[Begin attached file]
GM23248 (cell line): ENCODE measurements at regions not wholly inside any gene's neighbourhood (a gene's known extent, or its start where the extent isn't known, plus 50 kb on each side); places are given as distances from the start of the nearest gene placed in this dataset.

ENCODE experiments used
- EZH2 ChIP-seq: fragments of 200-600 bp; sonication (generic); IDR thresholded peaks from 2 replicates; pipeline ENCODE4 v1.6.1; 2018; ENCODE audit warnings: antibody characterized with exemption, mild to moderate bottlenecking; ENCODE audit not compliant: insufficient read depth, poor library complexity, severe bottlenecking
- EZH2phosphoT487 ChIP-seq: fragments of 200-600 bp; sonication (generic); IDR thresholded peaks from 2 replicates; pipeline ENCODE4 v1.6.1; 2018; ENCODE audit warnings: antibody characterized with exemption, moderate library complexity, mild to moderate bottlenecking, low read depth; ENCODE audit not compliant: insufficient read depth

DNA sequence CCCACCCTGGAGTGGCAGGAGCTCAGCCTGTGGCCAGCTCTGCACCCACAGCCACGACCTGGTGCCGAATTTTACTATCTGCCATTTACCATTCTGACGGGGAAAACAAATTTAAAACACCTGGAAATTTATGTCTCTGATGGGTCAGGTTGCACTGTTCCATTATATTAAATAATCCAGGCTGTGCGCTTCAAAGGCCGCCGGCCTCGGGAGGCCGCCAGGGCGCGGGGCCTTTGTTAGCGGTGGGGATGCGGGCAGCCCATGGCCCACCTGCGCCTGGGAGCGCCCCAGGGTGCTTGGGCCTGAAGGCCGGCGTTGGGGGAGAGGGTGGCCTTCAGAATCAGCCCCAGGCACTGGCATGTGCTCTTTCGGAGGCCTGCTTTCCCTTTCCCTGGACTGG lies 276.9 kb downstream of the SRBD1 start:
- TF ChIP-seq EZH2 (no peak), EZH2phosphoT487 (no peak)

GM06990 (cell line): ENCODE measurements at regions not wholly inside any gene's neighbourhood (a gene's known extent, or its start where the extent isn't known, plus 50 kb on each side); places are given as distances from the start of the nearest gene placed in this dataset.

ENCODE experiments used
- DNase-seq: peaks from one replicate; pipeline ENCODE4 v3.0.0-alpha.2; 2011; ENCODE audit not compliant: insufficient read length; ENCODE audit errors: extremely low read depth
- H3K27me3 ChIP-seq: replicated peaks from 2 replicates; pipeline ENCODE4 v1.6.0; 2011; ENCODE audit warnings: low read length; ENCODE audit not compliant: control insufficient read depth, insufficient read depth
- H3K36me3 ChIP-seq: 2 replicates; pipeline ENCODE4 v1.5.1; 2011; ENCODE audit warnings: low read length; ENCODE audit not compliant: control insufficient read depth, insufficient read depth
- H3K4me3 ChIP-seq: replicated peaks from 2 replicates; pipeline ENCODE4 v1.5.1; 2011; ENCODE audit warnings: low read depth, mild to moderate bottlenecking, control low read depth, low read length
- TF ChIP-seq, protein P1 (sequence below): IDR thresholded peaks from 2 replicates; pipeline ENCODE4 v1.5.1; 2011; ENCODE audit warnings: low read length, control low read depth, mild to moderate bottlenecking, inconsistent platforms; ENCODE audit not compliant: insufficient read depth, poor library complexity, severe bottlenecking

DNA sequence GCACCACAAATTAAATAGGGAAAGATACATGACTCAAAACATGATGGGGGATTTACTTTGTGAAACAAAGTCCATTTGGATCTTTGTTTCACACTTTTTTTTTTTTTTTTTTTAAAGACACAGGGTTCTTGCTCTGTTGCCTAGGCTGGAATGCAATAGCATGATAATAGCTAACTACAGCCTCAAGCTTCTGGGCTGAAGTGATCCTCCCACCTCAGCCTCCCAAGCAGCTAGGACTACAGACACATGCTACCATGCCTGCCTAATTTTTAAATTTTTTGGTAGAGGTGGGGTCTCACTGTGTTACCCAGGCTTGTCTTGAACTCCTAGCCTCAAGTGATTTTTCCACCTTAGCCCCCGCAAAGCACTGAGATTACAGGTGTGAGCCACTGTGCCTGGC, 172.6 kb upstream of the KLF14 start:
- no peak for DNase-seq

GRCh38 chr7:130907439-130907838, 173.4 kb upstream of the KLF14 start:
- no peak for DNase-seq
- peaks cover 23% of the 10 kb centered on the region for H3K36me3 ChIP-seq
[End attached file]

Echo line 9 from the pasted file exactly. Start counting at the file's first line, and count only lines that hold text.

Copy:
- DNase-seq: peaks from one replicate; pipeline ENCODE4 v3.0.0-alpha.2; 2011; ENCODE audit not compliant: insufficient read length; ENCODE audit errors: extremely low read depth